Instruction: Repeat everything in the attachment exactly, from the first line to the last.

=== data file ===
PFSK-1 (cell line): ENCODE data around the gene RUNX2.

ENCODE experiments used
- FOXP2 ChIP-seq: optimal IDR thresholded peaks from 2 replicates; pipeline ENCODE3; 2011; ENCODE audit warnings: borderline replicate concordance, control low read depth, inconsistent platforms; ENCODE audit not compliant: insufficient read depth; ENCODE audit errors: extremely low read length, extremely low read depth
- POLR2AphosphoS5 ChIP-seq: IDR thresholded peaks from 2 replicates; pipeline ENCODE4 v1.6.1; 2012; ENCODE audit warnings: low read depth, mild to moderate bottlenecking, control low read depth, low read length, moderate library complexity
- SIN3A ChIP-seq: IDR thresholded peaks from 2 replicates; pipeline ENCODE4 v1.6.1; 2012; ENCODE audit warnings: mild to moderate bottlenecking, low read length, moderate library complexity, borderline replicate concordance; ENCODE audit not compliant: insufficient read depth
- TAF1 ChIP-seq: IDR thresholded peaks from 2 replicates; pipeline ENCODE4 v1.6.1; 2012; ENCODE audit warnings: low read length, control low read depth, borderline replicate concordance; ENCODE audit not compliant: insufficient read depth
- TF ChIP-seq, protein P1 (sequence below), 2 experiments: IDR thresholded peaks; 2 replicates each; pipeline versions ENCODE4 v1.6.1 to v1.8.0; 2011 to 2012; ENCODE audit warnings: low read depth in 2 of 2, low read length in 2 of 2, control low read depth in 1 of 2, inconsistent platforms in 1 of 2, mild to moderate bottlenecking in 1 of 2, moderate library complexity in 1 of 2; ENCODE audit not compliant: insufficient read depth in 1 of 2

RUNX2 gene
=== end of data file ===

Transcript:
PFSK-1 (cell line): ENCODE data around the gene RUNX2.

ENCODE experiments used
- FOXP2 ChIP-seq: optimal IDR thresholded peaks from 2 replicates; pipeline ENCODE3; 2011; ENCODE audit warnings: borderline replicate concordance, control low read depth, inconsistent platforms; ENCODE audit not compliant: insufficient read depth; ENCODE audit errors: extremely low read length, extremely low read depth
- POLR2AphosphoS5 ChIP-seq: IDR thresholded peaks from 2 replicates; pipeline ENCODE4 v1.6.1; 2012; ENCODE audit warnings: low read depth, mild to moderate bottlenecking, control low read depth, low read length, moderate library complexity
- SIN3A ChIP-seq: IDR thresholded peaks from 2 replicates; pipeline ENCODE4 v1.6.1; 2012; ENCODE audit warnings: mild to moderate bottlenecking, low read length, moderate library complexity, borderline replicate concordance; ENCODE audit not compliant: insufficient read depth
- TAF1 ChIP-seq: IDR thresholded peaks from 2 replicates; pipeline ENCODE4 v1.6.1; 2012; ENCODE audit warnings: low read length, control low read depth, borderline replicate concordance; ENCODE audit not compliant: insufficient read depth
- TF ChIP-seq, protein P1 (sequence below), 2 experiments: IDR thresholded peaks; 2 replicates each; pipeline versions ENCODE4 v1.6.1 to v1.8.0; 2011 to 2012; ENCODE audit warnings: low read depth in 2 of 2, low read length in 2 of 2, control low read depth in 1 of 2, inconsistent platforms in 1 of 2, mild to moderate bottlenecking in 1 of 2, moderate library complexity in 1 of 2; ENCODE audit not compliant: insufficient read depth in 1 of 2

RUNX2 gene